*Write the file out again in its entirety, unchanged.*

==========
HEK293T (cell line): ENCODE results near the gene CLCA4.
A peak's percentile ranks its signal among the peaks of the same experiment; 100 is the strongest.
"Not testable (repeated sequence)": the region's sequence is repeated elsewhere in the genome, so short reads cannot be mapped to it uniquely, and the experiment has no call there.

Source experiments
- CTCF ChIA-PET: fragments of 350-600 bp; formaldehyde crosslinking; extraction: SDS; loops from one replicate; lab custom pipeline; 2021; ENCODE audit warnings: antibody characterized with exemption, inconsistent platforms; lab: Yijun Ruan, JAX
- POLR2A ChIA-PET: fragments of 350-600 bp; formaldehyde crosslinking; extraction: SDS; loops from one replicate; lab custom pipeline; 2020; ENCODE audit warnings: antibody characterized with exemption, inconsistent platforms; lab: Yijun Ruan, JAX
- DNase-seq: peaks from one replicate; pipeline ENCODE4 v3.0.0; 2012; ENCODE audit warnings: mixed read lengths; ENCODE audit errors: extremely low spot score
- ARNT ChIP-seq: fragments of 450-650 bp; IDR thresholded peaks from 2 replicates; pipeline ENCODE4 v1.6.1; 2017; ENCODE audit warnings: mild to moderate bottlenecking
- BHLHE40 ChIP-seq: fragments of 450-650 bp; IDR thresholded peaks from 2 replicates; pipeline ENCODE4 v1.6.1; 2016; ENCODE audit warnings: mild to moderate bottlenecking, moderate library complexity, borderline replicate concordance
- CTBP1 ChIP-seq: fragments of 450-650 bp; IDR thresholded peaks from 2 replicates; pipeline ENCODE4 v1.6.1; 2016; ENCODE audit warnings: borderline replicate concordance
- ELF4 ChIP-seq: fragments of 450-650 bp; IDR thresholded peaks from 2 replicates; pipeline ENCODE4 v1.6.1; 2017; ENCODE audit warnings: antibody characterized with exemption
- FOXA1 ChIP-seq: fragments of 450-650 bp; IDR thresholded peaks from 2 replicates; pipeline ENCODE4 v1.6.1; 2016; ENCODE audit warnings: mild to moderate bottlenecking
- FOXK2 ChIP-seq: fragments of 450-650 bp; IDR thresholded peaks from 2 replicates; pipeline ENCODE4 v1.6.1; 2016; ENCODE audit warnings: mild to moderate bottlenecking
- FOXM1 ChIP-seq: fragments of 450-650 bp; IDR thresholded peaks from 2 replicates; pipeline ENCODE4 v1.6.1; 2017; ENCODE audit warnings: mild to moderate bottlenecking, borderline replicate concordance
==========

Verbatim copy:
HEK293T (cell line): ENCODE results near the gene CLCA4.
A peak's percentile ranks its signal among the peaks of the same experiment; 100 is the strongest.
"Not testable (repeated sequence)": the region's sequence is repeated elsewhere in the genome, so short reads cannot be mapped to it uniquely, and the experiment has no call there.

Source experiments
- CTCF ChIA-PET: fragments of 350-600 bp; formaldehyde crosslinking; extraction: SDS; loops from one replicate; lab custom pipeline; 2021; ENCODE audit warnings: antibody characterized with exemption, inconsistent platforms; lab: Yijun Ruan, JAX
- POLR2A ChIA-PET: fragments of 350-600 bp; formaldehyde crosslinking; extraction: SDS; loops from one replicate; lab custom pipeline; 2020; ENCODE audit warnings: antibody characterized with exemption, inconsistent platforms; lab: Yijun Ruan, JAX
- DNase-seq: peaks from one replicate; pipeline ENCODE4 v3.0.0; 2012; ENCODE audit warnings: mixed read lengths; ENCODE audit errors: extremely low spot score
- ARNT ChIP-seq: fragments of 450-650 bp; IDR thresholded peaks from 2 replicates; pipeline ENCODE4 v1.6.1; 2017; ENCODE audit warnings: mild to moderate bottlenecking
- BHLHE40 ChIP-seq: fragments of 450-650 bp; IDR thresholded peaks from 2 replicates; pipeline ENCODE4 v1.6.1; 2016; ENCODE audit warnings: mild to moderate bottlenecking, moderate library complexity, borderline replicate concordance
- CTBP1 ChIP-seq: fragments of 450-650 bp; IDR thresholded peaks from 2 replicates; pipeline ENCODE4 v1.6.1; 2016; ENCODE audit warnings: borderline replicate concordance
- ELF4 ChIP-seq: fragments of 450-650 bp; IDR thresholded peaks from 2 replicates; pipeline ENCODE4 v1.6.1; 2017; ENCODE audit warnings: antibody characterized with exemption
- FOXA1 ChIP-seq: fragments of 450-650 bp; IDR thresholded peaks from 2 replicates; pipeline ENCODE4 v1.6.1; 2016; ENCODE audit warnings: mild to moderate bottlenecking
- FOXK2 ChIP-seq: fragments of 450-650 bp; IDR thresholded peaks from 2 replicates; pipeline ENCODE4 v1.6.1; 2016; ENCODE audit warnings: mild to moderate bottlenecking
- FOXM1 ChIP-seq: fragments of 450-650 bp; IDR thresholded peaks from 2 replicates; pipeline ENCODE4 v1.6.1; 2017; ENCODE audit warnings: mild to moderate bottlenecking, borderline replicate concordance